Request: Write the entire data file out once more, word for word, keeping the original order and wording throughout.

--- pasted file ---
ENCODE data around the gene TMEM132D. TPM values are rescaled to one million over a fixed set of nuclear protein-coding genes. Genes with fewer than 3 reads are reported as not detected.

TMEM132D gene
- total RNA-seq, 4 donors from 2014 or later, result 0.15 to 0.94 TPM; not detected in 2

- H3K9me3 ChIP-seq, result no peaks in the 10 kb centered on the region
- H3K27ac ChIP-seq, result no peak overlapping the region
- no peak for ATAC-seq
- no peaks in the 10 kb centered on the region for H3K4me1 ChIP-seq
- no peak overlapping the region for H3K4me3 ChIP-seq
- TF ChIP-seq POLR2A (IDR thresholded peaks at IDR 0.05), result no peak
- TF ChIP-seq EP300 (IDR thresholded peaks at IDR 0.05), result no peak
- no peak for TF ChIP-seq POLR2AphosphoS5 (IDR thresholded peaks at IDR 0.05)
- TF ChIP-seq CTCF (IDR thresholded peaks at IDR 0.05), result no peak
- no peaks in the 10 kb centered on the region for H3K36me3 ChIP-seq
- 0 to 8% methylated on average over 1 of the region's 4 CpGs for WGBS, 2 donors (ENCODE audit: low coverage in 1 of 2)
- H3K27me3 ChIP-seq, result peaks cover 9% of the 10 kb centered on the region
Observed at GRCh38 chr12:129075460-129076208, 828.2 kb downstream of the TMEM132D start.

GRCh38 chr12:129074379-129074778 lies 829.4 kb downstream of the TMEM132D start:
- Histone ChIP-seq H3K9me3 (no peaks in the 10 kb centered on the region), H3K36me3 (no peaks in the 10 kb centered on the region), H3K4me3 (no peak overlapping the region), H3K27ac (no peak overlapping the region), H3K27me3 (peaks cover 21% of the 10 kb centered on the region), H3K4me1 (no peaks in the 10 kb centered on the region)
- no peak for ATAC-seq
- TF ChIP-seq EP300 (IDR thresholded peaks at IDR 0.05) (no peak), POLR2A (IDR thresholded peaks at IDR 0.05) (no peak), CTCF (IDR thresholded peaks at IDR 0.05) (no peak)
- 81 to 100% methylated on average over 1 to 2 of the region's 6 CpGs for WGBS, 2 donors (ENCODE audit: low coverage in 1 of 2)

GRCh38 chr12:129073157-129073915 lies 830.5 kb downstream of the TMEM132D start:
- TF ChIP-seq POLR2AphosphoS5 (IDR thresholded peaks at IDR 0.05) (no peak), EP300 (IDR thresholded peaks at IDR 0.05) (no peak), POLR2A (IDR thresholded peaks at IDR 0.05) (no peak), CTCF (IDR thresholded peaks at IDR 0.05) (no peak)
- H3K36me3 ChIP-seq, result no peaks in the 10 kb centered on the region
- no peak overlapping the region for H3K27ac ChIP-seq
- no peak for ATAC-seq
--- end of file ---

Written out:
ENCODE data around the gene TMEM132D. TPM values are rescaled to one million over a fixed set of nuclear protein-coding genes. Genes with fewer than 3 reads are reported as not detected.

TMEM132D gene
- total RNA-seq, 4 donors from 2014 or later, result 0.15 to 0.94 TPM; not detected in 2

- H3K9me3 ChIP-seq, result no peaks in the 10 kb centered on the region
- H3K27ac ChIP-seq, result no peak overlapping the region
- no peak for ATAC-seq
- no peaks in the 10 kb centered on the region for H3K4me1 ChIP-seq
- no peak overlapping the region for H3K4me3 ChIP-seq
- TF ChIP-seq POLR2A (IDR thresholded peaks at IDR 0.05), result no peak
- TF ChIP-seq EP300 (IDR thresholded peaks at IDR 0.05), result no peak
- no peak for TF ChIP-seq POLR2AphosphoS5 (IDR thresholded peaks at IDR 0.05)
- TF ChIP-seq CTCF (IDR thresholded peaks at IDR 0.05), result no peak
- no peaks in the 10 kb centered on the region for H3K36me3 ChIP-seq
- 0 to 8% methylated on average over 1 of the region's 4 CpGs for WGBS, 2 donors (ENCODE audit: low coverage in 1 of 2)
- H3K27me3 ChIP-seq, result peaks cover 9% of the 10 kb centered on the region
Observed at GRCh38 chr12:129075460-129076208, 828.2 kb downstream of the TMEM132D start.

GRCh38 chr12:129074379-129074778 lies 829.4 kb downstream of the TMEM132D start:
- Histone ChIP-seq H3K9me3 (no peaks in the 10 kb centered on the region), H3K36me3 (no peaks in the 10 kb centered on the region), H3K4me3 (no peak overlapping the region), H3K27ac (no peak overlapping the region), H3K27me3 (peaks cover 21% of the 10 kb centered on the region), H3K4me1 (no peaks in the 10 kb centered on the region)
- no peak for ATAC-seq
- TF ChIP-seq EP300 (IDR thresholded peaks at IDR 0.05) (no peak), POLR2A (IDR thresholded peaks at IDR 0.05) (no peak), CTCF (IDR thresholded peaks at IDR 0.05) (no peak)
- 81 to 100% methylated on average over 1 to 2 of the region's 6 CpGs for WGBS, 2 donors (ENCODE audit: low coverage in 1 of 2)

GRCh38 chr12:129073157-129073915 lies 830.5 kb downstream of the TMEM132D start:
- TF ChIP-seq POLR2AphosphoS5 (IDR thresholded peaks at IDR 0.05) (no peak), EP300 (IDR thresholded peaks at IDR 0.05) (no peak), POLR2A (IDR thresholded peaks at IDR 0.05) (no peak), CTCF (IDR thresholded peaks at IDR 0.05) (no peak)
- H3K36me3 ChIP-seq, result no peaks in the 10 kb centered on the region
- no peak overlapping the region for H3K27ac ChIP-seq
- no peak for ATAC-seq